US officials believe that the likelihood Russian President Vladimir Putin will use a tactical nuclear weapon in his struggling war in Ukraine is perhaps the highest it has been since Russia invaded in February — but is still not probable, multiple officials familiar with the latest intelligence tell CNN.
The intelligence community is closely watching for any signs that Putin’s calculus has changed after the Russian president was widely perceived last week to be escalating his past threats to use nuclear weapons.
The threat is certainly “elevated” compared to earlier in the year, according to multiple sources. The US in recent months has been privately warning Russia not to take such a catastrophic step.
But so far, there are no signs that Russia is imminently planning their use and the “general assessment hasn’t changed,” one source familiar with the intelligence said.
Several US defense officials, who also said they see no indication at this time of Russia moving nuclear weapons around, said they believe it’s likely the US could detect movement even of smaller tactical warheads.
Officials have long believed that Putin would only turn to a nuclear weapon if there was a threat to his own position, or if he perceived an existential threat to Russia itself – which he may consider a loss in Ukraine to be.
Some Russian military analysts believe that Putin’s mobilization order may in fact decrease the short-term risk he will turn to a battlefield nuke, because it will prolong his ability to sustain the conventional war.
The general sense inside the US government that the threat is higher than before is based primarily on Putin’s rhetoric and analysis of his mindset amid Russian losses in Ukraine, rather than any hard intelligence that Russia is more seriously weighing the nuclear option, according to two sources familiar with the intelligence.
For example, some officials are concerned that Putin could take extreme steps to protect Russian-occupied territory in eastern Ukraine, amid sham referendums held there that are expected to result in Russia forcibly annexing the territory. Putin also said last week that Russia’s threats to deploy a nuclear weapon are “not a bluff.”
Still, the intelligence community’s view into Putin’s decision-making calculus is imperfect and multiple sources acknowledged that even a marginally higher probability of the use of such weapons is concerning. Russia’s dismal performance and Ukraine’s relative success in its recent offensive push in the northeast have left Moscow with a vanishing number of choices on the battlefield.
“It’s hard to track definitively if/when he would give such an order,” one of the sources said. “Or how his own mental calculus is playing out.”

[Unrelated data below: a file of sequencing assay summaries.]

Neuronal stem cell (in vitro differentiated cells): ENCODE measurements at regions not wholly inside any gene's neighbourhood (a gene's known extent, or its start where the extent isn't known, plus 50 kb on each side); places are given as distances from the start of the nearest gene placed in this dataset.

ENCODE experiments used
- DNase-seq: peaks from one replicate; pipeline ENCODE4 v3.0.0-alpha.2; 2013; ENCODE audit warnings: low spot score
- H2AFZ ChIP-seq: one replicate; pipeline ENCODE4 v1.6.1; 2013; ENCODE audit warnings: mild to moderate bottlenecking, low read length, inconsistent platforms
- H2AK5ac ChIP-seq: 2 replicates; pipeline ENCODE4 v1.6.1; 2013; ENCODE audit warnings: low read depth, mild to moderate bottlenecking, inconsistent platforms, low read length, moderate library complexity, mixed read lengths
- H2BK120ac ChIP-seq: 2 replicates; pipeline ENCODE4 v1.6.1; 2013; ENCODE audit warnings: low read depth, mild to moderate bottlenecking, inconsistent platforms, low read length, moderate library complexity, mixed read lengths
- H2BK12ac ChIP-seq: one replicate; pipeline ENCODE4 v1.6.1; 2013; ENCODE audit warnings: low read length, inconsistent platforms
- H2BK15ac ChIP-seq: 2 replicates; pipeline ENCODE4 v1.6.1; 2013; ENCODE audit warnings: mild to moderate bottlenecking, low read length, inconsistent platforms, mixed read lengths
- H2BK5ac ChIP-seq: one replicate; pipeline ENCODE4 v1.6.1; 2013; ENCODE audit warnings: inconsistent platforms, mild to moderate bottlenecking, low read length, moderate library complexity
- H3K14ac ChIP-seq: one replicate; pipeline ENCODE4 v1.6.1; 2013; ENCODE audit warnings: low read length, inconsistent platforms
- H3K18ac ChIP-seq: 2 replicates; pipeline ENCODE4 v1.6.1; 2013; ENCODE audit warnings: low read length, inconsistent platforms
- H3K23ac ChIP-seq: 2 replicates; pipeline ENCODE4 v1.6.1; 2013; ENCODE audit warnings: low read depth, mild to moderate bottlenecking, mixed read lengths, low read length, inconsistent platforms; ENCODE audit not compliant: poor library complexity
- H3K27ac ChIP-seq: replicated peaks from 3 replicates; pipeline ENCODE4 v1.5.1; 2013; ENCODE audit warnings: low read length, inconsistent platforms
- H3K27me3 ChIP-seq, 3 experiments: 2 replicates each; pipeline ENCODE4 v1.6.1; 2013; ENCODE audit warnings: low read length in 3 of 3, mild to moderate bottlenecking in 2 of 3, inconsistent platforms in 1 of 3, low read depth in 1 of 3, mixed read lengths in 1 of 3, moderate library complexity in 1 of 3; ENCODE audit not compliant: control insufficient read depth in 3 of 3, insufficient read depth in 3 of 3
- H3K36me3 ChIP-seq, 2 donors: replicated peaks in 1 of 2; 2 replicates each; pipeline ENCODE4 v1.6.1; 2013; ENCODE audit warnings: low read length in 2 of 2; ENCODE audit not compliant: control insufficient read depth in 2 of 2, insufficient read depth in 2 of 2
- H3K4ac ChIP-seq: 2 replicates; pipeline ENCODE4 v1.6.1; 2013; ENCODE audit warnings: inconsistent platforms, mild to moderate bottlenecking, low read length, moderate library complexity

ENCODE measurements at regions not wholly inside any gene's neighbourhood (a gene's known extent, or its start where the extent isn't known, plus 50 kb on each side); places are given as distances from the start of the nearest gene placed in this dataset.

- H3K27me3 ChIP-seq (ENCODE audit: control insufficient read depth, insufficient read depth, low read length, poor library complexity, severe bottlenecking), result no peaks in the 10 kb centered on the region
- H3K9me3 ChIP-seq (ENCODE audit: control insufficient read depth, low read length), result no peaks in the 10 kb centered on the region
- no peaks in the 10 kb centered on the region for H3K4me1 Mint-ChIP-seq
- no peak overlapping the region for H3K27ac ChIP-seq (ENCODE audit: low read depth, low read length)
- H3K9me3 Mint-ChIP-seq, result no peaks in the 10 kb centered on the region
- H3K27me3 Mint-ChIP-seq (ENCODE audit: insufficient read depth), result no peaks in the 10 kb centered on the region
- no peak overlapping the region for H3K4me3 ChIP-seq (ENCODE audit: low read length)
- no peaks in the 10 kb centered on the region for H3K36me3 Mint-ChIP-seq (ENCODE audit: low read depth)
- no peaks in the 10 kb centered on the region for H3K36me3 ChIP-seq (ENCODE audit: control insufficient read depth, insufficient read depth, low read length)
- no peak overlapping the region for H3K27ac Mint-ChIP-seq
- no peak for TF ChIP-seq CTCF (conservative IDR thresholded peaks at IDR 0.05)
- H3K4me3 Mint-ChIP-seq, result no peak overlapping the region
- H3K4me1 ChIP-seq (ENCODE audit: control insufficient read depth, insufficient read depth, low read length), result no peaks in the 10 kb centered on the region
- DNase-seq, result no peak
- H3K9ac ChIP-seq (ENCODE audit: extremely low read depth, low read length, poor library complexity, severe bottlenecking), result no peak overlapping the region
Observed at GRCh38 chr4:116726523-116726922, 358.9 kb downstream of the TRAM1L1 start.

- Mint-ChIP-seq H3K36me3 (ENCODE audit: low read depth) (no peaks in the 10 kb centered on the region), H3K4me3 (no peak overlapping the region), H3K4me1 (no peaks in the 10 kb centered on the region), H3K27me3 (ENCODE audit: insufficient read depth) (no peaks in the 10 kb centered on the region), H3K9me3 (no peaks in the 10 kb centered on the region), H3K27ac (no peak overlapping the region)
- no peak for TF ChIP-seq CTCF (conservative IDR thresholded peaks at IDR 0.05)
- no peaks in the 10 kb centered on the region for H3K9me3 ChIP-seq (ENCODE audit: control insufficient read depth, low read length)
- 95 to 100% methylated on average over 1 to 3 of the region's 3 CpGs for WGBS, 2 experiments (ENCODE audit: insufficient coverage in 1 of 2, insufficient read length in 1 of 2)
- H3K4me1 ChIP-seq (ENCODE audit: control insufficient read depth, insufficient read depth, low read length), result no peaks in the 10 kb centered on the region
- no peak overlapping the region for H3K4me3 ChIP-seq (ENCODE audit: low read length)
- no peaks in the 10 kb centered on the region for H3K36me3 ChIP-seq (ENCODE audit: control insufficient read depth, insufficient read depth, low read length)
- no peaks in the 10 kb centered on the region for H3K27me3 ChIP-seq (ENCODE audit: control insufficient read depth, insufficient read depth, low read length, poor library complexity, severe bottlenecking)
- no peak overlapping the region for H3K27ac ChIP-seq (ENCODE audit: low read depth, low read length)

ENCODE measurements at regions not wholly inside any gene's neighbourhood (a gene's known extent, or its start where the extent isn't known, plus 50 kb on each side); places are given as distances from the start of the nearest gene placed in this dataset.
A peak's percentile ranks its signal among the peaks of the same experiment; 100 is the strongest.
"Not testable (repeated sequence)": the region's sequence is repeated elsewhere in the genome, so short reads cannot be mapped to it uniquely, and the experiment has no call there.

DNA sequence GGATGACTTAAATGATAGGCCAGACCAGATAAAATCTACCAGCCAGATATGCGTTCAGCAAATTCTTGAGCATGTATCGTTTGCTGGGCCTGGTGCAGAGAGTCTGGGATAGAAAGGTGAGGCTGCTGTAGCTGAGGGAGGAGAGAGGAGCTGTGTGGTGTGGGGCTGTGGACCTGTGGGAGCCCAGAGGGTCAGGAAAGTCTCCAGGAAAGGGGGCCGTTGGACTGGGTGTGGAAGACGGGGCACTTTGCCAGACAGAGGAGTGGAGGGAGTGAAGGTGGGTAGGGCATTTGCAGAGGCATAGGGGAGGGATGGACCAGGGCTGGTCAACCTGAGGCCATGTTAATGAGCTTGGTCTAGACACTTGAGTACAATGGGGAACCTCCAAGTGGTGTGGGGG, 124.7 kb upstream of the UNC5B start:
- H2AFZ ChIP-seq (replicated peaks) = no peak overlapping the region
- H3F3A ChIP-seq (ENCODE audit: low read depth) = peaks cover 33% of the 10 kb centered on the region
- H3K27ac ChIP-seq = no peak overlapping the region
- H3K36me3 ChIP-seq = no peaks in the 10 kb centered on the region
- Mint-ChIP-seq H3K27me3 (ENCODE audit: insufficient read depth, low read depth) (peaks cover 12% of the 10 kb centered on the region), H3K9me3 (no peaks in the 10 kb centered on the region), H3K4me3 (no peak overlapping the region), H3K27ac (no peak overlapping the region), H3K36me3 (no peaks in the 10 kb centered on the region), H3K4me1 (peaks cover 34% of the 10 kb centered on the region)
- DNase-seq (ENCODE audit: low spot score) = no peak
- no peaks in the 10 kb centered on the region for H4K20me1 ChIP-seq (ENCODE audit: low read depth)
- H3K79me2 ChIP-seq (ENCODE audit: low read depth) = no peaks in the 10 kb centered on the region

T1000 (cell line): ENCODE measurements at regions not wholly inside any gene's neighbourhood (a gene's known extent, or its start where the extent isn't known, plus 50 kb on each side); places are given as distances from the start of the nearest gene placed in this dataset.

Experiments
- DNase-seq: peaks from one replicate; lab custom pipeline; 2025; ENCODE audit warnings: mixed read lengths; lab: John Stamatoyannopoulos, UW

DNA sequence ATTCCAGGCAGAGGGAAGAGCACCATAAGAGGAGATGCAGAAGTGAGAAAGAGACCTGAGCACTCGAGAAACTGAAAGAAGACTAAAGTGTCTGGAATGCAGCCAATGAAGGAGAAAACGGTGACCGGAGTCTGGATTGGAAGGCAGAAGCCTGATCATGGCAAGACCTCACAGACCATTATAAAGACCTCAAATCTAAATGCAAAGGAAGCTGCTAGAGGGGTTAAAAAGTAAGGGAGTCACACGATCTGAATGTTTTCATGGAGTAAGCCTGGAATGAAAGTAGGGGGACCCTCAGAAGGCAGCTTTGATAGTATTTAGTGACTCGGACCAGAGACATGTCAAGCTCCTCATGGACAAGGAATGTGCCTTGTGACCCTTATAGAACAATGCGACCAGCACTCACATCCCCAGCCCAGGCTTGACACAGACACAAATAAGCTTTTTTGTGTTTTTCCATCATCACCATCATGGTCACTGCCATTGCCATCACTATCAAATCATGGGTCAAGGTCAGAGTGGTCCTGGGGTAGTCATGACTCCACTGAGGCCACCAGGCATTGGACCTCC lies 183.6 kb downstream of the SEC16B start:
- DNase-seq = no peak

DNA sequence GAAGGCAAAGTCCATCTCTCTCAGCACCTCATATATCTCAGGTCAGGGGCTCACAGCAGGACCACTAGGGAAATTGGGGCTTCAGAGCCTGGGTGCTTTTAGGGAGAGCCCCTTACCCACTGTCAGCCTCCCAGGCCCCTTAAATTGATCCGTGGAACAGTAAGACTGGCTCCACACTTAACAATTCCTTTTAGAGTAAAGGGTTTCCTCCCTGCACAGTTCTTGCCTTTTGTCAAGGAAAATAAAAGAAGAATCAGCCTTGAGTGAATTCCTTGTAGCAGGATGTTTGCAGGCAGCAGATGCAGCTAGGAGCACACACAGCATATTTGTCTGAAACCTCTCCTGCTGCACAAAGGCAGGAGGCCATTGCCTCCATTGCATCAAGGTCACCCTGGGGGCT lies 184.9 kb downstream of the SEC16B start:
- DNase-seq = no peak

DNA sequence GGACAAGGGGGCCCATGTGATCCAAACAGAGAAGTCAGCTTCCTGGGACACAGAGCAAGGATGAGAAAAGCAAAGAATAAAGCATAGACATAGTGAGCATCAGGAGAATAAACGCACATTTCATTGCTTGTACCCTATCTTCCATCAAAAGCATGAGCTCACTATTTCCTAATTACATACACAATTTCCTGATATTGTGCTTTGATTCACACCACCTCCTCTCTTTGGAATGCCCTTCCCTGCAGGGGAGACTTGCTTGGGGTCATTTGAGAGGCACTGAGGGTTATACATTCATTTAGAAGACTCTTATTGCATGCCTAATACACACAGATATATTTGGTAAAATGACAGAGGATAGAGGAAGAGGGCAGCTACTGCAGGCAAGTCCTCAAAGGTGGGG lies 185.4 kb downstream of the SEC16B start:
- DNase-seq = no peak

Little concern Russia would use a ‘strategic’ nuclear weapon
There is little concern that Russia will use what is known as a “strategic” nuclear weapon — warheads that have explosive yields of 500 to 800 kilotons and are designed to destroy entire cities.
“Tactical,” or “battlefield” warheads — also known as “low yield” warheads — are designed for use in a battlefield setting. They have explosive yields of 10 to 100 kilotons of dynamite. But they can still be unimaginably deadly: the bombs dropped on Hiroshima and Nagasaki in Japan in 1945 were the equivalent of about 15 to 21 kilotons, respectively.
Perhaps the more important distinction, some analysts say, is how a warhead is used rather than its yield. Some officials – like former US Secretary of Defense Jim Mattis – believe the “tactical” v. “strategic” distinction is meaningless. Using either would cross a rubicon not traversed since 1945.
Officials familiar with the intelligence say Putin has a number of options in how he could choose to deploy such a weapon. He could test one at sea as a show of force and an effort to force concessions from either the west or Ukraine. Or he could move to use one inside Ukraine itself, either on the battlefield or in a population center — an option that several US officials said would instantly make him a pariah on the global stage. Some officials believe that even countries like China and India would move to isolate Russia if Putin took such a drastic step.
How the US responds would depend on which of those options Putin chose, President Joe Biden said in an interview with CBS’s “60 Minutes” earlier this month.
The US reaction would be “consequential,” but would depend “on the extent of what they do,” Biden said, without providing further details.
In a speech last week, Putin warned that, “In the event of a threat to the territorial integrity of our country and to defend Russia and our people, we will certainly make use of all weapon systems available to us. This is not a bluff.”
US officials have emphasized that this is not the first time Putin has threatened to turn to nuclear weapons since the start of his re-invasion of Ukraine in February, although some analysts have seen this threat as more specific and escalatory than the Russian president’s past rhetoric.
The US has also sought to deter Russia from using a nuclear weapon in public warnings in the past and made the issue a theme of remarks at the UN General Assembly this week in New York. Secretary of State Antony Blinken last week said Russia’s “reckless nuclear threats must stop immediately.”